Sanctioned Russian tanker hit in drone attack south of Kerch Strait
Tanker reported to have sustained damage to its engine room following an explosion on starboard side
Tanker Sig is part of a fleet of sanctioned, Russia-controlled ships regularly trading between Russian managed areas in the Black Sea and the Sea of Azov to Syria
A RUSSIA-flagged product tanker has been hit by a suspected naval drone south of the Crimean Bridge in the latest attack targeting shipping in the Black Sea.
The 6,619 dwt Sig (IMO: 9735335) is reported to have sustained damage to its engine room following an explosion on the starboard side of the vessel. The attack happened 30 nautical miles south of the Kerch Strait.
Russia’s state-run Tass news agency quoted an official from the country’s regional Marine Rescue Co-ordination Centre as saying that two tugs had already arrived at the scene of the attack — just to the south of the Kerch Strait.
Details of the attack were confirmed by the Taman Sea Rescue Sub-Centre.
Traffic was halted for a time on the bridge, the third such stop in the past 24 hours, but later resumed, according to the MRCC.
The most recent Automatic Identification System signal from Sig, which has been under US sanctions since 2019 for jet fuel deliveries to Syria, was received late on Friday evening. However, the tanker has a long history of AIS blackouts.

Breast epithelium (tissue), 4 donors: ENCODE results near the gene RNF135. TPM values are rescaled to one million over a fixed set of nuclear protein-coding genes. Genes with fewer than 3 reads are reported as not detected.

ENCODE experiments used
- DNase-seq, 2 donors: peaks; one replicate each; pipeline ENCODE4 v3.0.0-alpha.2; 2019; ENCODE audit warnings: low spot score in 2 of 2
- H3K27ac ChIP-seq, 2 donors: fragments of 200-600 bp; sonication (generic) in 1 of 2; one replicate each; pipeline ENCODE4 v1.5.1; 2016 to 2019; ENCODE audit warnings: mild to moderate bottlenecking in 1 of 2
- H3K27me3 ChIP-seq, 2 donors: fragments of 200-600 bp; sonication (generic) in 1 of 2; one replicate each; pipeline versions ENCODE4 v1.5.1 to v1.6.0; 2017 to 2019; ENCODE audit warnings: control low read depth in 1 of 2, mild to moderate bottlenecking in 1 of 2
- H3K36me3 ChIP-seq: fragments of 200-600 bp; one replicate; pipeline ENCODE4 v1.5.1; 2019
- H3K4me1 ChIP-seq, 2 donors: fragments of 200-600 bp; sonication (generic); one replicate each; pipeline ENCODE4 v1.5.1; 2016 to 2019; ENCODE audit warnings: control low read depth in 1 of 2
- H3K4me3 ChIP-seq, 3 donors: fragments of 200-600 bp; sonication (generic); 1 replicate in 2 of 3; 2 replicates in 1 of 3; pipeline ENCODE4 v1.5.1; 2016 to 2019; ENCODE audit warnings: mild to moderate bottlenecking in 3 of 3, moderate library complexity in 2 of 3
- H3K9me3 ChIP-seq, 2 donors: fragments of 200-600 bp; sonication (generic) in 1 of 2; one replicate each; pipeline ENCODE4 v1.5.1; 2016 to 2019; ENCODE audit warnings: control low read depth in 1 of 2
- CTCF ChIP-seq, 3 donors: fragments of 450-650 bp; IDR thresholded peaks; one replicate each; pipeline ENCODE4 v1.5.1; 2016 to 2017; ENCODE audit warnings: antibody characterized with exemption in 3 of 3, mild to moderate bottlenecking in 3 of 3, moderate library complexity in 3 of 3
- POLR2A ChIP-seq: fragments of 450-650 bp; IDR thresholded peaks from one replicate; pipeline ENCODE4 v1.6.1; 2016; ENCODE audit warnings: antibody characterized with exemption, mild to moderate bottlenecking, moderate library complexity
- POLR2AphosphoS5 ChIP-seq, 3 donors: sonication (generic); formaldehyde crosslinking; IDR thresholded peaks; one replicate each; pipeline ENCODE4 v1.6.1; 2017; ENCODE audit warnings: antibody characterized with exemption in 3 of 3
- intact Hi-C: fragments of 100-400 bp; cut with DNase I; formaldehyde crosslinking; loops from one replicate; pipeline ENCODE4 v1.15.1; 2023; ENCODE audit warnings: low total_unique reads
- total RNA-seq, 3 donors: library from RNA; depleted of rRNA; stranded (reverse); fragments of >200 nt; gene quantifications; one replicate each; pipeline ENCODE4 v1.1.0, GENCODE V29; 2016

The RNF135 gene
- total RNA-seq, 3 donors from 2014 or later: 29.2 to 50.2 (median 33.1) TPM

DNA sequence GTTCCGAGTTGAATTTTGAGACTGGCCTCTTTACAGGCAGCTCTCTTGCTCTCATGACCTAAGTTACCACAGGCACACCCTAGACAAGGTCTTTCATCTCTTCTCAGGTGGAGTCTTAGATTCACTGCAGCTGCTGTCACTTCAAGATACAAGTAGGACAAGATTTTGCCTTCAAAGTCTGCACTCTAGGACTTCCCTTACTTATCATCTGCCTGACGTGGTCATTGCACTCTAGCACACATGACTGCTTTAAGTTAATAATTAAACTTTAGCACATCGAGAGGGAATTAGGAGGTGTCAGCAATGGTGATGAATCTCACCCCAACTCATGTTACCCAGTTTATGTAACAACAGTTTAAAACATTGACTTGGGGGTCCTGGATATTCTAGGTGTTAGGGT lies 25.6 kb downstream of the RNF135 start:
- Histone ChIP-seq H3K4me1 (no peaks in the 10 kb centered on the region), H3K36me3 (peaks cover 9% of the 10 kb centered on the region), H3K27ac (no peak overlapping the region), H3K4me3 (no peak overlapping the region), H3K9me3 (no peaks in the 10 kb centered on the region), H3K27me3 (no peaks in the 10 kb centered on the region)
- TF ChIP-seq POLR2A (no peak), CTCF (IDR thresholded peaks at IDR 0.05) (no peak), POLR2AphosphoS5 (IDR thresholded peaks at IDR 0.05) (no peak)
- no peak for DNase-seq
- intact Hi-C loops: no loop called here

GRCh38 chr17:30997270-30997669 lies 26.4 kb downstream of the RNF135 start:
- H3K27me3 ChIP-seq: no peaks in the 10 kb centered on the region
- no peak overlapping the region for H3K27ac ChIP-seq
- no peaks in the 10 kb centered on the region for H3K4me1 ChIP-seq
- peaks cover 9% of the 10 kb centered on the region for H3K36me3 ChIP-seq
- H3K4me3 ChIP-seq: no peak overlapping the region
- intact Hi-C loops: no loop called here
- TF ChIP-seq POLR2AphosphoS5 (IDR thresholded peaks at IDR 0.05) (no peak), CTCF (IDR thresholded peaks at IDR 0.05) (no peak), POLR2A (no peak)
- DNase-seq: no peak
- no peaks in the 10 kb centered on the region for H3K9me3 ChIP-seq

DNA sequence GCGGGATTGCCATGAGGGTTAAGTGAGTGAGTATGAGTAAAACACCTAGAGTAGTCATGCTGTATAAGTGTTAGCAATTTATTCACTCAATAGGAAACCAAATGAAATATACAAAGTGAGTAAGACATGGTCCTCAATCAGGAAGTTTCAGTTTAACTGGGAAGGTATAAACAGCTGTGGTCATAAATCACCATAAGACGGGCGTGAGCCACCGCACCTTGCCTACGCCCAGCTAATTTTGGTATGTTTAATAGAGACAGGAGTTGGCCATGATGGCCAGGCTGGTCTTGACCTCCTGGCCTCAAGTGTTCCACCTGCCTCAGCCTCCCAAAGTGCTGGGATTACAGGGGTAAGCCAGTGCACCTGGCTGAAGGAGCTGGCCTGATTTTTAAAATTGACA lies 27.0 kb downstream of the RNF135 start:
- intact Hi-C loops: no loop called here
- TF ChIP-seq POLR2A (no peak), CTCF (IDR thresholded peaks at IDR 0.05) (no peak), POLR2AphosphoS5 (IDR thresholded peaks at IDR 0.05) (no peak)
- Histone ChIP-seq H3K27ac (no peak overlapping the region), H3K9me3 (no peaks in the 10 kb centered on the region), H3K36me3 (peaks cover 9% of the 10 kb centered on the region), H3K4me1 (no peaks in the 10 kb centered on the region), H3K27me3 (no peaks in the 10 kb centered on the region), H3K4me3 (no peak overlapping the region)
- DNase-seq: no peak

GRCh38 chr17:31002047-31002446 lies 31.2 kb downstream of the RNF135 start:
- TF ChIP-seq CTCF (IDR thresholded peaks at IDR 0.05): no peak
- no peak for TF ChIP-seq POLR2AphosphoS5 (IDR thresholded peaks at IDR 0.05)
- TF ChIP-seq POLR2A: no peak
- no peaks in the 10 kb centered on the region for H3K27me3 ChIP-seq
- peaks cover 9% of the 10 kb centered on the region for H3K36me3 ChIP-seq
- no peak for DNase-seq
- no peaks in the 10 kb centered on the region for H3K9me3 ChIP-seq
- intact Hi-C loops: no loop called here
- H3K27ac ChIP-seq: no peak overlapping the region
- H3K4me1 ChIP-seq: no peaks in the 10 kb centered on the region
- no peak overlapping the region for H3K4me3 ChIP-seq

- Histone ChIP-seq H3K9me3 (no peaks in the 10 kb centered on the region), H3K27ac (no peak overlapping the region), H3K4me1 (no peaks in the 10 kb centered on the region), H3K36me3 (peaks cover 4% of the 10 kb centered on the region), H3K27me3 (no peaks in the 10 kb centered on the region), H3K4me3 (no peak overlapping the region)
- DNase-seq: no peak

Sig is one of several sanctioned tankers understood to be controlled by Russian government entities.
Sig’s recent trading history has been a pattern of voyages shuttling between Russia-controlled areas in the Black Sea and the Sea of Azov down to the Mediterranean Sea, going dark on the approach to Cyprus.
The attacks, both assumed to have been conducted by Ukraine using unmanned naval drones, imply a growing range for the remotely controlled attack craft.
Two weeks ago, Ukraine’s Ministry of Defence warned that from July 21 onward, all vessels heading toward Russian or Russia-occupied seaports in the Black Sea “may be considered as carrying military cargo with all relevant risks”.